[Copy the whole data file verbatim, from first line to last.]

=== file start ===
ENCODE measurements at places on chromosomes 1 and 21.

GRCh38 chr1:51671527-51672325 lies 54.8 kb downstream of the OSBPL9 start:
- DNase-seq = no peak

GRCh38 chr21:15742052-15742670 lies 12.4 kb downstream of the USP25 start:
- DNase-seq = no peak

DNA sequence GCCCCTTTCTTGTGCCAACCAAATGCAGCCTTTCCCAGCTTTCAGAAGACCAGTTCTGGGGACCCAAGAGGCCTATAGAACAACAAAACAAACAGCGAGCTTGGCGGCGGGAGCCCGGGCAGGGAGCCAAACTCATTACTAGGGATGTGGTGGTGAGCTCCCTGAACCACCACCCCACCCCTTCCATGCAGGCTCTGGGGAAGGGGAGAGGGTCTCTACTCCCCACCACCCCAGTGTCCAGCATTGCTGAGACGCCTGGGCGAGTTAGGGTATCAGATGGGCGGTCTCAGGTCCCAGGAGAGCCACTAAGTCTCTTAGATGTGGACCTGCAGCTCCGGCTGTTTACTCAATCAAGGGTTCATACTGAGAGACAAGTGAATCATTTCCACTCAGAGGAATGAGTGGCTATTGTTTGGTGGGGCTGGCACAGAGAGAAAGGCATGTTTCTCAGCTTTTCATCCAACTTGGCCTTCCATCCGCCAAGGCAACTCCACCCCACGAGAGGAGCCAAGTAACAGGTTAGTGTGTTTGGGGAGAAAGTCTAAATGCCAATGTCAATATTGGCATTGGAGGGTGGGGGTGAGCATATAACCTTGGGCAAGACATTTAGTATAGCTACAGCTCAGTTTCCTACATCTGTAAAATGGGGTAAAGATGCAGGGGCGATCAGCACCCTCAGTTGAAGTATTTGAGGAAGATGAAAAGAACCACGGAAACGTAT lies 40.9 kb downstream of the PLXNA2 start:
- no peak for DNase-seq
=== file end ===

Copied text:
ENCODE measurements at places on chromosomes 1 and 21.

GRCh38 chr1:51671527-51672325 lies 54.8 kb downstream of the OSBPL9 start:
- DNase-seq = no peak

GRCh38 chr21:15742052-15742670 lies 12.4 kb downstream of the USP25 start:
- DNase-seq = no peak

DNA sequence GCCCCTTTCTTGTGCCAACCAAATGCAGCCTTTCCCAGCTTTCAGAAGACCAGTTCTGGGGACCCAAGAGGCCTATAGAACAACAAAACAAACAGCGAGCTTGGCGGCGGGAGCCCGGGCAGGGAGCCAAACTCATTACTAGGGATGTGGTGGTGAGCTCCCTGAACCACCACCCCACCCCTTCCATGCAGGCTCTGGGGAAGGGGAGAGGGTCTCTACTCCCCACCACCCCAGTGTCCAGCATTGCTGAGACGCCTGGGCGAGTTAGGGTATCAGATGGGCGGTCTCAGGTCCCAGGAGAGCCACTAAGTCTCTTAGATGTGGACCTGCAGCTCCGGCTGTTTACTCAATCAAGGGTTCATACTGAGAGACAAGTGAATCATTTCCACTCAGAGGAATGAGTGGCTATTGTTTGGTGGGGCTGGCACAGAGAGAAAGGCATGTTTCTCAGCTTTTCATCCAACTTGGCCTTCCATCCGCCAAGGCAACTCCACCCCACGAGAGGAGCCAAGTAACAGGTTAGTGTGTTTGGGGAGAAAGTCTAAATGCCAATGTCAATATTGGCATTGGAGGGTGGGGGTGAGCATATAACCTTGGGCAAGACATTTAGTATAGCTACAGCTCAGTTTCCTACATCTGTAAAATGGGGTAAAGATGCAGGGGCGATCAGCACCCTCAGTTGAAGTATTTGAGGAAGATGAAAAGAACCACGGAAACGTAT lies 40.9 kb downstream of the PLXNA2 start:
- no peak for DNase-seq